After adjusting for inflation, the overall trend in base U.S. defense spending has increased since 2001. Since the end of the war in Iraq, however, total spending has declined slightly and, over the last three years, the base budget has plateaued. This is largely due to spending caps put in place by the Budget Control Act of 2011.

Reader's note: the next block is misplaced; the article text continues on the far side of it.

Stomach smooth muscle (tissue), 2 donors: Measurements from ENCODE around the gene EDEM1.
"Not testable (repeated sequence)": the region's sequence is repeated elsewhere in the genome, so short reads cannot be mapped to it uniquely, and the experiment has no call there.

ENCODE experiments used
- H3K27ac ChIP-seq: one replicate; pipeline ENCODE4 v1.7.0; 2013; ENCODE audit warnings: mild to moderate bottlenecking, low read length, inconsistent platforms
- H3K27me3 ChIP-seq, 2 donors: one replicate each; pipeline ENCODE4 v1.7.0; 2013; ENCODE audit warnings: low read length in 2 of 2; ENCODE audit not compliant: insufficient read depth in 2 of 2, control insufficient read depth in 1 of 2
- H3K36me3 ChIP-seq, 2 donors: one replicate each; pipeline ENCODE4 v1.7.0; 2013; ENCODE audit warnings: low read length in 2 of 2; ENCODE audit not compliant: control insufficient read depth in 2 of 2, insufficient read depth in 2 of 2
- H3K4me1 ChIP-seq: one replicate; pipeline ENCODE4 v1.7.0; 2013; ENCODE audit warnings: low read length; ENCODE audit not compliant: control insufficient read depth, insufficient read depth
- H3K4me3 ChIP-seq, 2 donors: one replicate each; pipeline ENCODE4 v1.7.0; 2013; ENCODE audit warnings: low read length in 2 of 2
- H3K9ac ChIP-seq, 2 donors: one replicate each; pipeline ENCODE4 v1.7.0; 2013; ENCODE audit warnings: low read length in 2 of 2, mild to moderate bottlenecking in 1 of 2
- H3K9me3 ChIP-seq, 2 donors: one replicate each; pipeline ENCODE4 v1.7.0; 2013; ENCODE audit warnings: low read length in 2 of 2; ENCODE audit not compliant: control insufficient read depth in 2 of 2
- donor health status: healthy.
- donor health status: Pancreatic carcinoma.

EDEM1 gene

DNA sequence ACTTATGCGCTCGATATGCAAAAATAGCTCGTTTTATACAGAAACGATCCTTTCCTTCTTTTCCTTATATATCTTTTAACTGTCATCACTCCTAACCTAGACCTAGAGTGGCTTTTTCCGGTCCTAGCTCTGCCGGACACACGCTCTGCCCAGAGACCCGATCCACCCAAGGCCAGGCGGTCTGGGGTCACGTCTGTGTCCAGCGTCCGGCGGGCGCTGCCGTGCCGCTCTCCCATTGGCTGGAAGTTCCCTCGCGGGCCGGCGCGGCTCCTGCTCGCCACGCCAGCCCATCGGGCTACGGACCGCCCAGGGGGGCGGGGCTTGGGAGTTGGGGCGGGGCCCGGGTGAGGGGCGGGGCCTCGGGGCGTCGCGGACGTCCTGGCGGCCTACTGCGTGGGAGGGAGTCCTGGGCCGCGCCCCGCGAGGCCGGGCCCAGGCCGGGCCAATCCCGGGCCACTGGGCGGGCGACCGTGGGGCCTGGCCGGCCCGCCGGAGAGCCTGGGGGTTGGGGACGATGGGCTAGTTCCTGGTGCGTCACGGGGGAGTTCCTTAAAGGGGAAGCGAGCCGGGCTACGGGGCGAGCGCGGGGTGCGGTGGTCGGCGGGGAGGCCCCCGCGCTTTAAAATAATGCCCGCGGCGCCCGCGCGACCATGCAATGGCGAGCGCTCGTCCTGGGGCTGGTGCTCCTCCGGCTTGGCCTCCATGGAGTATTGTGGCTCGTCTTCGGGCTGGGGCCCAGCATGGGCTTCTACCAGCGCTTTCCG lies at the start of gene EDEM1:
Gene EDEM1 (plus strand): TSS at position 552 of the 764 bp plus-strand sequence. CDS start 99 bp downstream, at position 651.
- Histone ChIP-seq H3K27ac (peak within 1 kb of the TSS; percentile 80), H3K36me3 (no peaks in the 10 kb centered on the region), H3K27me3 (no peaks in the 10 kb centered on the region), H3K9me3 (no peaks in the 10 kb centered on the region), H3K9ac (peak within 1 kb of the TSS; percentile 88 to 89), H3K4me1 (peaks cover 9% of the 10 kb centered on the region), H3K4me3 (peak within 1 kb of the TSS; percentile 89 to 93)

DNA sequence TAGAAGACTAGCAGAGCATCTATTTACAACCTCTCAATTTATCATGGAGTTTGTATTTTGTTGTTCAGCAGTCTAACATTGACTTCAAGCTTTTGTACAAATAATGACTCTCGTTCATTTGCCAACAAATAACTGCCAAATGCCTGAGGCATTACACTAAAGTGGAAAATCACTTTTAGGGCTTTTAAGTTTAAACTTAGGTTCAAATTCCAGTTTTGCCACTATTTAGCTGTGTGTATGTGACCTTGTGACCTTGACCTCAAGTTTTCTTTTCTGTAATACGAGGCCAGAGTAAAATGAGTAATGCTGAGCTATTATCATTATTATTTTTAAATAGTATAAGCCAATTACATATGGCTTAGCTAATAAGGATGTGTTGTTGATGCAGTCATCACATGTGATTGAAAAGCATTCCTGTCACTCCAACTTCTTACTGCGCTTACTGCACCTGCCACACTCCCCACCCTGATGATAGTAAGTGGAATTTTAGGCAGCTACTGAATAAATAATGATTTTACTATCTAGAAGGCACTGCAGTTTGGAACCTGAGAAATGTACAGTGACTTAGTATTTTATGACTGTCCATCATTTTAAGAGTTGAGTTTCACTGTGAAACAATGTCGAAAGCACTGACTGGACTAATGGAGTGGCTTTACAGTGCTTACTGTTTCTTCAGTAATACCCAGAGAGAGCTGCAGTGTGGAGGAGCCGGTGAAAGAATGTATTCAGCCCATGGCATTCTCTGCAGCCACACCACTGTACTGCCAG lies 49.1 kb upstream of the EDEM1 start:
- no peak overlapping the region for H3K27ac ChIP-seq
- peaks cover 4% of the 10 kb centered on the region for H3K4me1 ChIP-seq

Reports indicate, however, that the U.S. military is currently spending at least $7-10 million a day in its campaign against ISIL in Iraq and Syria. The President’s request of $59 billion for OCO was submitted prior to this campaign. For this reason, Congress may choose to appropriate at a higher level for FY15. Congress is divided, however, on whether there should be a separate vote to authorize the use of military force before providing any additional funding.